Why Isn’t Cut and Paste A Stack?

Every post containing a quote and a link requires swap between the windows to copy first the quote, and then the URL for the link. And hence my question, why isn’t cut and paste a stack based system? Even if it wasn’t by default, it’d be really useful as an extension. In fact just by adding a modifier to Control-C/X and Control-V would create something useful:

Ctrl-C – copy the selected text, clearing the stack

Shft-Ctrl-C – push a copy of the selected text on to the stack

Ctrl-V – copy the selected text, peeking from the stack

Shft-Ctrl-V – push a copy of the selected Text off the stack

Wonder how much use it’d get if it was there? The default behaviour is identical to what we have now, so where is the harm? What am i missing? Maybe we don’t have this because of past memory restrictions… can’t see why it’s not doable now.

9 thoughts on “Why Isn’t Cut and Paste A Stack?

  1. First of all, why two different push operations? One seems to be enough.
    Then: how do I cycle through the stack of pastes to find what I want? Keep pasting them until I have what I want? And then repush the others? Urgh..

    That brings us to the real reason for the lack of this feature: Lack of UI concepts to make such stuff viable. Some kind of inspection method for the stack. Integrated seemlessly the way the key actions are. Maybe a context menu operation? Just a popup?

    Then again, X hasn’t yet even discovered that letting the application manage the clibboard memory, thus loosing the clipboard by closing the application you copied it from.

    KDE and Gnome both had some panel applet solutions to the clipboard problem which never really made it.

    There are many questions like this. Like: Why do we still “Save” stuff?

    Everything the user does should be cherished. If the user closes an application, save it somewhere as “Unnamed work from last Monday / January / 13.1. 2010” and then exit.

    • The two push operation are because it’s the easiest was to maintain backward compatibility.

      I’m not that worried about cycling back. For me this is really solving the problem where i want to couple several distinct items from one application to another. Really limited.

      This is another of the reasons that xclipboard was a waste of space – the cut buffer was only one slot. Yawn! If the clipboard was a stack the app would actually have something to do.

      Hasn’t Apple started to do away with ‘Save’ as a concept in OS X Lion? Should probably upgrade sometime… one of the problems with OS X is that it has long ago become far to comfortable, and makes upgrades unnecessary.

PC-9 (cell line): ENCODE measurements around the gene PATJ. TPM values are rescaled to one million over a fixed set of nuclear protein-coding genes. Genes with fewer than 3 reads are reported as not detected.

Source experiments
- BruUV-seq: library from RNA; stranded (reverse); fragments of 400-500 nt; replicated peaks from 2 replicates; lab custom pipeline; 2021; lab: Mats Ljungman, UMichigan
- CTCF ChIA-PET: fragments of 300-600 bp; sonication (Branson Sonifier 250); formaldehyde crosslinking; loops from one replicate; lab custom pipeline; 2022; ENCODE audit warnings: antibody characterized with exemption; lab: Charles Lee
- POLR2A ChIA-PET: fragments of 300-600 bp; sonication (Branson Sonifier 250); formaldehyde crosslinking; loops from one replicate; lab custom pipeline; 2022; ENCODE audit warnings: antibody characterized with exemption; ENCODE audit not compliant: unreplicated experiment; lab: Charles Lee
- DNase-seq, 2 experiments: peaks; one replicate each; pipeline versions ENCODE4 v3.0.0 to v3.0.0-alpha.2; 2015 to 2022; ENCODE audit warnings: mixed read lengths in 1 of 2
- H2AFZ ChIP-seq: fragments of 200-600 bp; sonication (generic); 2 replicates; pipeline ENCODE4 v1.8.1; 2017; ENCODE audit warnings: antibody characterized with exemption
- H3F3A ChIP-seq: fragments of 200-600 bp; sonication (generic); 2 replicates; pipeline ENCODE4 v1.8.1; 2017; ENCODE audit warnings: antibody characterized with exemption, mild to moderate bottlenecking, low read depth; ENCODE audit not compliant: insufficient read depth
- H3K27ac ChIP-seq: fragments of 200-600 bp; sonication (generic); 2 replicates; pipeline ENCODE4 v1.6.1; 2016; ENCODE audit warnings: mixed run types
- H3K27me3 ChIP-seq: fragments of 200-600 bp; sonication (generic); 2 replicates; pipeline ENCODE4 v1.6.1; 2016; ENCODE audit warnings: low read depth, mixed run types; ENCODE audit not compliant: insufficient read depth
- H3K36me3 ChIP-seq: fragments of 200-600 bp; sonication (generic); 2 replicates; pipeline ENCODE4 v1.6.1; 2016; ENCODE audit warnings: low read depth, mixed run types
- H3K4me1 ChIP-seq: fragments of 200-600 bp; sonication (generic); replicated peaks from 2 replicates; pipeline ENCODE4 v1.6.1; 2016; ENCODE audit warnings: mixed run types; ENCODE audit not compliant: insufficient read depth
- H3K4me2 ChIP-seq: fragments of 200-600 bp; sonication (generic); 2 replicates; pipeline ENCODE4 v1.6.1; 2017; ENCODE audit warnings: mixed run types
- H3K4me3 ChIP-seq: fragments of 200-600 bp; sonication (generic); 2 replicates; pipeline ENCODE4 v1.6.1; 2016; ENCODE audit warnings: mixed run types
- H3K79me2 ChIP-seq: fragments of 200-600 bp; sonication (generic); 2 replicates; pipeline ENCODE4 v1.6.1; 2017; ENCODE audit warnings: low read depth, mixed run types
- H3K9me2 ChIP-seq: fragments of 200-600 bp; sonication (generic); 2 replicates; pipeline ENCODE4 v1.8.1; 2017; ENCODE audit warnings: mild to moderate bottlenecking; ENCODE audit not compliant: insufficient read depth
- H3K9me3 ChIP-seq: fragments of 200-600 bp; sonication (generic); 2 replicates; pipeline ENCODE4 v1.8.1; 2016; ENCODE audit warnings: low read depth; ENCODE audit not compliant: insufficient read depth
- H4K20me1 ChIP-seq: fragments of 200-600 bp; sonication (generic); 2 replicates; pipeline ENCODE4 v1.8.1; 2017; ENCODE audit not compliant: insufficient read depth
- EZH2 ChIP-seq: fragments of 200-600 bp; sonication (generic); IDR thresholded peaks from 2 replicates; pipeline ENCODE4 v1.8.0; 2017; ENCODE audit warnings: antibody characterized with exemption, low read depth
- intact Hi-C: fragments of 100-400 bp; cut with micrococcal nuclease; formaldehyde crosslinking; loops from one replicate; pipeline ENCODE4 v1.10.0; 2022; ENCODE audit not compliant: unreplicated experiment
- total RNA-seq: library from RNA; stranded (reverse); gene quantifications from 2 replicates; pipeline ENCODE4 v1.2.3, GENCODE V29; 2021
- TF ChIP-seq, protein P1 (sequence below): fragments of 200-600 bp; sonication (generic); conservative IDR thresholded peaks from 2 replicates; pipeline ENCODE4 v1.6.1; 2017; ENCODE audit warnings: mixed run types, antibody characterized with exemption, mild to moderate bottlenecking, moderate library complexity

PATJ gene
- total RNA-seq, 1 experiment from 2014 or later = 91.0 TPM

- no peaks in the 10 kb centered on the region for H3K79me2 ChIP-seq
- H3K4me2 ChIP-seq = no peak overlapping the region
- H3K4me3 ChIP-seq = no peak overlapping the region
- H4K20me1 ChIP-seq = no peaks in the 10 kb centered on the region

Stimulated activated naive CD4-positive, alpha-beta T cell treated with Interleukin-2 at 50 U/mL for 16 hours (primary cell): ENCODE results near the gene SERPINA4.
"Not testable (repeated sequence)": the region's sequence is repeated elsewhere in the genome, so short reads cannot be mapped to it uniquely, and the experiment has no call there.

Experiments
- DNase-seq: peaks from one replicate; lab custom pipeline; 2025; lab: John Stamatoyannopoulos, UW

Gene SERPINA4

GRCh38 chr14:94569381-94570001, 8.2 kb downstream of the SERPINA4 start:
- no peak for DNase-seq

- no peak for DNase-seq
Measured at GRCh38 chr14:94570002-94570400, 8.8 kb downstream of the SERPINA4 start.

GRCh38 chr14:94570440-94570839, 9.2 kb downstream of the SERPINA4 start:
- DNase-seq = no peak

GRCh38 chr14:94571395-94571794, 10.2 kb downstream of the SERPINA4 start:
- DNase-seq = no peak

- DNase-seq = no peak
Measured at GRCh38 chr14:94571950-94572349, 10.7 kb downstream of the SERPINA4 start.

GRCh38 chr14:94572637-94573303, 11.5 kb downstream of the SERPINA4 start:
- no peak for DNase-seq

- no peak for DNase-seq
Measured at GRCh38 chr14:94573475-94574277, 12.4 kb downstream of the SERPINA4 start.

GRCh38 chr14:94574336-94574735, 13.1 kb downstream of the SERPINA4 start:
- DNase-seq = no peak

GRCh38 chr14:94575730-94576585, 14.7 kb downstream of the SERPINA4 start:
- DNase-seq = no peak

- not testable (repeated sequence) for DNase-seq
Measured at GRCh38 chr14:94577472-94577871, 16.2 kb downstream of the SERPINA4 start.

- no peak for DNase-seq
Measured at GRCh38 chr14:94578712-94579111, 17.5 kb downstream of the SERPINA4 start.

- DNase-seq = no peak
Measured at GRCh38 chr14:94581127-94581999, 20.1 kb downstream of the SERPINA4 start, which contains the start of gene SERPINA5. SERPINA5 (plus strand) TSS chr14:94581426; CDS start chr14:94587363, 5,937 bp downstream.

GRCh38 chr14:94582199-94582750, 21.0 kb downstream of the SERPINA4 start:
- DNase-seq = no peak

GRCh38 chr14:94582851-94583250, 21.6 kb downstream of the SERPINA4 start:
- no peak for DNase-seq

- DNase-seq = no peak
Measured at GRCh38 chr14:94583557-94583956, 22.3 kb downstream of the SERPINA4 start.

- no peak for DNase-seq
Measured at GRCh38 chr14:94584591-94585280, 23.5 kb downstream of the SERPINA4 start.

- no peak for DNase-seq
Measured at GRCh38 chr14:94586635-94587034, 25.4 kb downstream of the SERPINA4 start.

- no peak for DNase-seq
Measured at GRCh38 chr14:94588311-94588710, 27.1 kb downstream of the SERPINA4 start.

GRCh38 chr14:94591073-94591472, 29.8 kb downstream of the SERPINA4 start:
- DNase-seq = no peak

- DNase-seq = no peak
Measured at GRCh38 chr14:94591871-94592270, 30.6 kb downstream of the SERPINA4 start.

2. Reminds me of using an HP calculator instead of a “normal” one… But I could see the stack (or at least the past, say, 10 lines) at all times and could move items up and down the stack (by rotations, yes, sometimes annoying) That means to have an app (or gui or whatever) that allows you to browse the stack. Does it call for the need of an external app or does it call for the need for an embedded function in all apps.
    I need to have a look at how vi(m) is handling the thing.
    But I agree with you Jon, cut/paste is too limited to be useful in certain situation, albeit for a bunch of nerds, probably a niche.

    (note: I use app, I mean software, bad me…)
    (note 2: got me thinking at 8am in the morning, wow!)

    • I think the closest thing in vi(m) is buffers, but it’s too abstract / complicated to ever take the place of a simple stack. At least in my mind.

      You’re right that it’s a niche, but there are many keyboard bindings that are completely unknown to people. Can’t see why one more would hurt.

  3. There are some half assed implementations by MS Office. At least I remember something like this.

    But honestly, unless you really have a good memory you not going to remember what you have in your clipboard stack. It sometimes would be really awesome, so I installed “ClipMenu”, a free clipboard stack software, and then I forget all the time that I actually had it installed.

    Normal human beings do not even know that there are keyboard shortcuts for this …

    • “Normal human beings do not even know that there are keyboard shortcuts for this …”

      That’s precisely why it seems like it would be harmless to implement in the way i described.

      ClipMenu. Will check it out. Thanks 🙂

    • Yep, it would need to be another modifier key.

      Next time i remember i’ll look around for something implementing it…

  4. I built this.

    Years ago, no dual modifiers, a bash script that pushes each cut/copy operation into an array, and pulls from it in LIFO order and injects it into the clipboard until a new cut is made each time a paste is made, it works for text, urls and the like only, but it can be confusing, mine being a bash script is slow, and runs as a daemon. But it’s handy as *&@# for me. Because stack logic and state is utterly intuitive to me.

    There are tons of ways to address visibility of the stack, but Apple is dedicated to breaking every HID rule they ever wrote, and stupefying OSX to the point where any real “pro user” is going to be endlessly frustrated by the fact that their $3000 computer is now no more functional than a $300 phone.

    MacOS (PreOSX, had a menu item for viewing the clipboard under the EDIT menu).

    Personally, I think a contextual control-click would work just fine.

    $ man pbcopy

Wise words...

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